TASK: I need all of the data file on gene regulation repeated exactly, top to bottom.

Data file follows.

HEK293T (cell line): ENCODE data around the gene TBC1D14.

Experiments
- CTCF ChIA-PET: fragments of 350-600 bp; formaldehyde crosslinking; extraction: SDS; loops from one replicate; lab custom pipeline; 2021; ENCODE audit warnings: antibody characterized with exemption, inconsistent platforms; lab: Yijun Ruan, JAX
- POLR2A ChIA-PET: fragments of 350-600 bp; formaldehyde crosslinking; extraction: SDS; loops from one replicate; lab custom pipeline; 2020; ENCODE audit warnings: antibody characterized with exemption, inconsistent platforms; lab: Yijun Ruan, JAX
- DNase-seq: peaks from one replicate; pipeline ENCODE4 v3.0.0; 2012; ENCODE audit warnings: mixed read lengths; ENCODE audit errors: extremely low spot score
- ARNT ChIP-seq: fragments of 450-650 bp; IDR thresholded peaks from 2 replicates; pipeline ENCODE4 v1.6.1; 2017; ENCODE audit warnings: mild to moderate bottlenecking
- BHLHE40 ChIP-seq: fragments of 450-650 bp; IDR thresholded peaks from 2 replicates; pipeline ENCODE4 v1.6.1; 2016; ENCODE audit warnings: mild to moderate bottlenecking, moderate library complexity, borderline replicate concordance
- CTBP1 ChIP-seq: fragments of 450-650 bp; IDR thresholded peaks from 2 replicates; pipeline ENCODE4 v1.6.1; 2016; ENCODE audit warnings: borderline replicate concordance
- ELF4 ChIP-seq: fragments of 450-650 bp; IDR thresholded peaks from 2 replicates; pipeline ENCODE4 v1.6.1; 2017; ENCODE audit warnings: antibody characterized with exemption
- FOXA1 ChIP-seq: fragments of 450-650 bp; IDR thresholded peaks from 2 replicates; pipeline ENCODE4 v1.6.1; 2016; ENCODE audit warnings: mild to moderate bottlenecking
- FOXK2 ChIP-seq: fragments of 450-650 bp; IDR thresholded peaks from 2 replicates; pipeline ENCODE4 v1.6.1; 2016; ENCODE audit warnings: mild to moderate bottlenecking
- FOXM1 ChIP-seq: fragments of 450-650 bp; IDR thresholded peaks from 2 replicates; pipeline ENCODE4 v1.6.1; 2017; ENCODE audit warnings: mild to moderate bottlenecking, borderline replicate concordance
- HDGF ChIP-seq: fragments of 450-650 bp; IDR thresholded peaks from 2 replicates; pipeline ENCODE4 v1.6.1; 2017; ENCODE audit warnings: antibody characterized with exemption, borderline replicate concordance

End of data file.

HEK293T (cell line): ENCODE data around the gene TBC1D14.

Experiments
- CTCF ChIA-PET: fragments of 350-600 bp; formaldehyde crosslinking; extraction: SDS; loops from one replicate; lab custom pipeline; 2021; ENCODE audit warnings: antibody characterized with exemption, inconsistent platforms; lab: Yijun Ruan, JAX
- POLR2A ChIA-PET: fragments of 350-600 bp; formaldehyde crosslinking; extraction: SDS; loops from one replicate; lab custom pipeline; 2020; ENCODE audit warnings: antibody characterized with exemption, inconsistent platforms; lab: Yijun Ruan, JAX
- DNase-seq: peaks from one replicate; pipeline ENCODE4 v3.0.0; 2012; ENCODE audit warnings: mixed read lengths; ENCODE audit errors: extremely low spot score
- ARNT ChIP-seq: fragments of 450-650 bp; IDR thresholded peaks from 2 replicates; pipeline ENCODE4 v1.6.1; 2017; ENCODE audit warnings: mild to moderate bottlenecking
- BHLHE40 ChIP-seq: fragments of 450-650 bp; IDR thresholded peaks from 2 replicates; pipeline ENCODE4 v1.6.1; 2016; ENCODE audit warnings: mild to moderate bottlenecking, moderate library complexity, borderline replicate concordance
- CTBP1 ChIP-seq: fragments of 450-650 bp; IDR thresholded peaks from 2 replicates; pipeline ENCODE4 v1.6.1; 2016; ENCODE audit warnings: borderline replicate concordance
- ELF4 ChIP-seq: fragments of 450-650 bp; IDR thresholded peaks from 2 replicates; pipeline ENCODE4 v1.6.1; 2017; ENCODE audit warnings: antibody characterized with exemption
- FOXA1 ChIP-seq: fragments of 450-650 bp; IDR thresholded peaks from 2 replicates; pipeline ENCODE4 v1.6.1; 2016; ENCODE audit warnings: mild to moderate bottlenecking
- FOXK2 ChIP-seq: fragments of 450-650 bp; IDR thresholded peaks from 2 replicates; pipeline ENCODE4 v1.6.1; 2016; ENCODE audit warnings: mild to moderate bottlenecking
- FOXM1 ChIP-seq: fragments of 450-650 bp; IDR thresholded peaks from 2 replicates; pipeline ENCODE4 v1.6.1; 2017; ENCODE audit warnings: mild to moderate bottlenecking, borderline replicate concordance
- HDGF ChIP-seq: fragments of 450-650 bp; IDR thresholded peaks from 2 replicates; pipeline ENCODE4 v1.6.1; 2017; ENCODE audit warnings: antibody characterized with exemption, borderline replicate concordance